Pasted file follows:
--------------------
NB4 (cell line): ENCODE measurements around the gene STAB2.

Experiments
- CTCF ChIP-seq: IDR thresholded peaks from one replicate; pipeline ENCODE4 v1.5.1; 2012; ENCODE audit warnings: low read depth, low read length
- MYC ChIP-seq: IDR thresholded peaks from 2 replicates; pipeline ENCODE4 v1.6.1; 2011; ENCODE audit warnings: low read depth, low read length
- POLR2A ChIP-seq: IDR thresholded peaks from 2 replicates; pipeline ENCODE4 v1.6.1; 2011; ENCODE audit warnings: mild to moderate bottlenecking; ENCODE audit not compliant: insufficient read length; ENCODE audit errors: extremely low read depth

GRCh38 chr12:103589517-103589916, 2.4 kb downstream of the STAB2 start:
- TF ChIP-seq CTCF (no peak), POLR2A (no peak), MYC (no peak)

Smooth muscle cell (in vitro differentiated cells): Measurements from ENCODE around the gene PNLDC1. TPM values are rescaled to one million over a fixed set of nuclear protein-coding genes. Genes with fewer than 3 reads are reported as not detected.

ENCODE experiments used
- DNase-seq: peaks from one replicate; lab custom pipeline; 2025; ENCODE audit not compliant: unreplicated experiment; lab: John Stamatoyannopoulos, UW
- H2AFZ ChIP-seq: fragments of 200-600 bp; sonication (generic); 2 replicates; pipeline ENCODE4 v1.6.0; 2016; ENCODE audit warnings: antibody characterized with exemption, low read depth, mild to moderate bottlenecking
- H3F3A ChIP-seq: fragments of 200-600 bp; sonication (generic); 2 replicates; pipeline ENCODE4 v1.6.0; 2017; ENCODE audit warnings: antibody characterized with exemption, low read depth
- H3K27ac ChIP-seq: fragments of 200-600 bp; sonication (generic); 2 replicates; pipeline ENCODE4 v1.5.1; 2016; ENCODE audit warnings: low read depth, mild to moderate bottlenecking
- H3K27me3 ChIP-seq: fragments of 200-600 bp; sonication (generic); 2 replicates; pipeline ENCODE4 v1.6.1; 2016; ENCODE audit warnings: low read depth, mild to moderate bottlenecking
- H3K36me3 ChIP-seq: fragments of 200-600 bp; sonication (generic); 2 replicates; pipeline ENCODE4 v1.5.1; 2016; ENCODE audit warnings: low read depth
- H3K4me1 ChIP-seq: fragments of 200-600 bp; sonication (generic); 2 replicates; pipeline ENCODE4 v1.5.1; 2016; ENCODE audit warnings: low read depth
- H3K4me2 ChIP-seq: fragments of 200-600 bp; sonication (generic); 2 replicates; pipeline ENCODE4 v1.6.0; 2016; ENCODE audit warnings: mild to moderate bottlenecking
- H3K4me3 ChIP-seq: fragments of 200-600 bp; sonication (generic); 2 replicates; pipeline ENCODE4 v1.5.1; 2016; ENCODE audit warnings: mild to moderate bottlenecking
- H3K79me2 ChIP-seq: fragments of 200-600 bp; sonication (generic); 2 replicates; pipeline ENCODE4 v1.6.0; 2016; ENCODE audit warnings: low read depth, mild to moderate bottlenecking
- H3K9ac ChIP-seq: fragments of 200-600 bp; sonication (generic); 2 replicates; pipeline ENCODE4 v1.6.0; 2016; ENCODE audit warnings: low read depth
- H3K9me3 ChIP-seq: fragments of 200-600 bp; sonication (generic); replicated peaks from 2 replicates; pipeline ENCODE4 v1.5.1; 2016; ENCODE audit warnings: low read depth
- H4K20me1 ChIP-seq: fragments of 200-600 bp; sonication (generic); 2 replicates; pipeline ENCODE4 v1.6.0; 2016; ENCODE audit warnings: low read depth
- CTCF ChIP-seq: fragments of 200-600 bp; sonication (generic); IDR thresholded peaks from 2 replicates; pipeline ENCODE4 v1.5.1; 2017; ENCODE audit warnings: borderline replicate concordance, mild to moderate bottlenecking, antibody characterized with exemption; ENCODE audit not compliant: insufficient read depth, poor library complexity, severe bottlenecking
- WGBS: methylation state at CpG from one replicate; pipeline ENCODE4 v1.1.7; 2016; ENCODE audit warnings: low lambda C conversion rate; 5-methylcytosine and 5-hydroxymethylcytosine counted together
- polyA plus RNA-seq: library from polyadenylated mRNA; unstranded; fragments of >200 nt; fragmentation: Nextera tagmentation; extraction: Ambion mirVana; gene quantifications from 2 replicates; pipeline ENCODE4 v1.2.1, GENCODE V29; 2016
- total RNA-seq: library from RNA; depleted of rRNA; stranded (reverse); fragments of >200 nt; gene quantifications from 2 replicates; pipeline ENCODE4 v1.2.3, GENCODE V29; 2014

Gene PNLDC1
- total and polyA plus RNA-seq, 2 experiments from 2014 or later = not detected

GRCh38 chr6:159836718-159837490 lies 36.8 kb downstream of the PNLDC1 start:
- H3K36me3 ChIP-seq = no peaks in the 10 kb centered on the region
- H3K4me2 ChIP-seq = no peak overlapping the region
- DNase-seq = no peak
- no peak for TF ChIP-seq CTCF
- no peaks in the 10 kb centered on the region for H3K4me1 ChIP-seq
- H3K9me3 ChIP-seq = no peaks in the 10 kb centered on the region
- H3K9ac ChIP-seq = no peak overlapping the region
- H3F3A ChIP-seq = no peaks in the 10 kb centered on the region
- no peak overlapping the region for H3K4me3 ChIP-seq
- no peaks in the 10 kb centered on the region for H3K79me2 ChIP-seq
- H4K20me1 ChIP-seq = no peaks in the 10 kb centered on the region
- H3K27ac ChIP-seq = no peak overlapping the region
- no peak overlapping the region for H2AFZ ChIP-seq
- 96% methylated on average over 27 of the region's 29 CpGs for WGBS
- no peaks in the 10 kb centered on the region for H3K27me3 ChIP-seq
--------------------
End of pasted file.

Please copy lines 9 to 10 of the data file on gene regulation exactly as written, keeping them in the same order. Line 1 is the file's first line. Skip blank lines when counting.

ENCODE experiments used
- DNase-seq: peaks from one replicate; lab custom pipeline; 2025; ENCODE audit not compliant: unreplicated experiment; lab: John Stamatoyannopoulos, UW